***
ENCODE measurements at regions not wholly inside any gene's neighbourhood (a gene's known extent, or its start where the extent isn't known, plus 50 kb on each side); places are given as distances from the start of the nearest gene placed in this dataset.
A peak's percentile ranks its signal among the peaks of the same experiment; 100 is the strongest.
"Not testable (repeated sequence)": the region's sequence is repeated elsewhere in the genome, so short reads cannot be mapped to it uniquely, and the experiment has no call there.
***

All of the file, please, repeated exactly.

ENCODE measurements at regions not wholly inside any gene's neighbourhood (a gene's known extent, or its start where the extent isn't known, plus 50 kb on each side); places are given as distances from the start of the nearest gene placed in this dataset.
A peak's percentile ranks its signal among the peaks of the same experiment; 100 is the strongest.
"Not testable (repeated sequence)": the region's sequence is repeated elsewhere in the genome, so short reads cannot be mapped to it uniquely, and the experiment has no call there.